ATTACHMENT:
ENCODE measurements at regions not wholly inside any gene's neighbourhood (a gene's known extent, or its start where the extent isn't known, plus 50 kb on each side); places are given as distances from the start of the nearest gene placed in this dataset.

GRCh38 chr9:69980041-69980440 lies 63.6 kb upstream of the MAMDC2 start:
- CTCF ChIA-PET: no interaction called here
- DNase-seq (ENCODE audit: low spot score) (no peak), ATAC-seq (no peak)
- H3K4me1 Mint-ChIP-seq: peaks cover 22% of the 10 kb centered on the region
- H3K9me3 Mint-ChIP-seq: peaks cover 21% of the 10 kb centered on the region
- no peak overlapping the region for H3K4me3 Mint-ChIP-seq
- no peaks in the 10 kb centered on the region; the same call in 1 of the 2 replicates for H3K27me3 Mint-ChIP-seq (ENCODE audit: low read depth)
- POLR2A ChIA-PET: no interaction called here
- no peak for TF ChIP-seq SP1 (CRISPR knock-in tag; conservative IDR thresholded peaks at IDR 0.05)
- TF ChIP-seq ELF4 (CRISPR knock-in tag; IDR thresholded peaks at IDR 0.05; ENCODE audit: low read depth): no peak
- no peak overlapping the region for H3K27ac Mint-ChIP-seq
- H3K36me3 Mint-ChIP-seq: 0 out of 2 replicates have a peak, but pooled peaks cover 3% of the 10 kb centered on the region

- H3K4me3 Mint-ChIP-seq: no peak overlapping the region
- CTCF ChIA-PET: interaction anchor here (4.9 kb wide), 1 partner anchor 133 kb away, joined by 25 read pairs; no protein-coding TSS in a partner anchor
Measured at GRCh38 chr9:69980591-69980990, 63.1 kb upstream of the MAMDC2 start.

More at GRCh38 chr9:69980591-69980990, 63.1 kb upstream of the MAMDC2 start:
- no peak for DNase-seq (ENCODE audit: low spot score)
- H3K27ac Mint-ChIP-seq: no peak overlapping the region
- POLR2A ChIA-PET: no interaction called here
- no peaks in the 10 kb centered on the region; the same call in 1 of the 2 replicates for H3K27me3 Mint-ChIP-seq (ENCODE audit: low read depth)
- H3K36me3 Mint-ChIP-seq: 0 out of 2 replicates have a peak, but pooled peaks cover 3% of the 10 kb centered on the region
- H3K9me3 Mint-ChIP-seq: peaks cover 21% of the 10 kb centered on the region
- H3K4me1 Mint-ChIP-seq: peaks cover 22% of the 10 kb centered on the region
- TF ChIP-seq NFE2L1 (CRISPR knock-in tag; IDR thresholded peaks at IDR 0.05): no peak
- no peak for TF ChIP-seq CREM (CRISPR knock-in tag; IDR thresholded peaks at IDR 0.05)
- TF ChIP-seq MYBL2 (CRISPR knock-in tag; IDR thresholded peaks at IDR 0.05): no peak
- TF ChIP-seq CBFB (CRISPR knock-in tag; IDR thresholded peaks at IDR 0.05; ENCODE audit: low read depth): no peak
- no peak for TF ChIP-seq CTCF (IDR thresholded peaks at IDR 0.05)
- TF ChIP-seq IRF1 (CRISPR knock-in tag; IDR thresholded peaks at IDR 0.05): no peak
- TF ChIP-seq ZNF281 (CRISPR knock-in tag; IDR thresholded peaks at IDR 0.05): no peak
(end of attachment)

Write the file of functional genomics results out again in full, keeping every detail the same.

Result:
ENCODE measurements at regions not wholly inside any gene's neighbourhood (a gene's known extent, or its start where the extent isn't known, plus 50 kb on each side); places are given as distances from the start of the nearest gene placed in this dataset.

GRCh38 chr9:69980041-69980440 lies 63.6 kb upstream of the MAMDC2 start:
- CTCF ChIA-PET: no interaction called here
- DNase-seq (ENCODE audit: low spot score) (no peak), ATAC-seq (no peak)
- H3K4me1 Mint-ChIP-seq: peaks cover 22% of the 10 kb centered on the region
- H3K9me3 Mint-ChIP-seq: peaks cover 21% of the 10 kb centered on the region
- no peak overlapping the region for H3K4me3 Mint-ChIP-seq
- no peaks in the 10 kb centered on the region; the same call in 1 of the 2 replicates for H3K27me3 Mint-ChIP-seq (ENCODE audit: low read depth)
- POLR2A ChIA-PET: no interaction called here
- no peak for TF ChIP-seq SP1 (CRISPR knock-in tag; conservative IDR thresholded peaks at IDR 0.05)
- TF ChIP-seq ELF4 (CRISPR knock-in tag; IDR thresholded peaks at IDR 0.05; ENCODE audit: low read depth): no peak
- no peak overlapping the region for H3K27ac Mint-ChIP-seq
- H3K36me3 Mint-ChIP-seq: 0 out of 2 replicates have a peak, but pooled peaks cover 3% of the 10 kb centered on the region

- H3K4me3 Mint-ChIP-seq: no peak overlapping the region
- CTCF ChIA-PET: interaction anchor here (4.9 kb wide), 1 partner anchor 133 kb away, joined by 25 read pairs; no protein-coding TSS in a partner anchor
Measured at GRCh38 chr9:69980591-69980990, 63.1 kb upstream of the MAMDC2 start.

More at GRCh38 chr9:69980591-69980990, 63.1 kb upstream of the MAMDC2 start:
- no peak for DNase-seq (ENCODE audit: low spot score)
- H3K27ac Mint-ChIP-seq: no peak overlapping the region
- POLR2A ChIA-PET: no interaction called here
- no peaks in the 10 kb centered on the region; the same call in 1 of the 2 replicates for H3K27me3 Mint-ChIP-seq (ENCODE audit: low read depth)
- H3K36me3 Mint-ChIP-seq: 0 out of 2 replicates have a peak, but pooled peaks cover 3% of the 10 kb centered on the region
- H3K9me3 Mint-ChIP-seq: peaks cover 21% of the 10 kb centered on the region
- H3K4me1 Mint-ChIP-seq: peaks cover 22% of the 10 kb centered on the region
- TF ChIP-seq NFE2L1 (CRISPR knock-in tag; IDR thresholded peaks at IDR 0.05): no peak
- no peak for TF ChIP-seq CREM (CRISPR knock-in tag; IDR thresholded peaks at IDR 0.05)
- TF ChIP-seq MYBL2 (CRISPR knock-in tag; IDR thresholded peaks at IDR 0.05): no peak
- TF ChIP-seq CBFB (CRISPR knock-in tag; IDR thresholded peaks at IDR 0.05; ENCODE audit: low read depth): no peak
- no peak for TF ChIP-seq CTCF (IDR thresholded peaks at IDR 0.05)
- TF ChIP-seq IRF1 (CRISPR knock-in tag; IDR thresholded peaks at IDR 0.05): no peak
- TF ChIP-seq ZNF281 (CRISPR knock-in tag; IDR thresholded peaks at IDR 0.05): no peak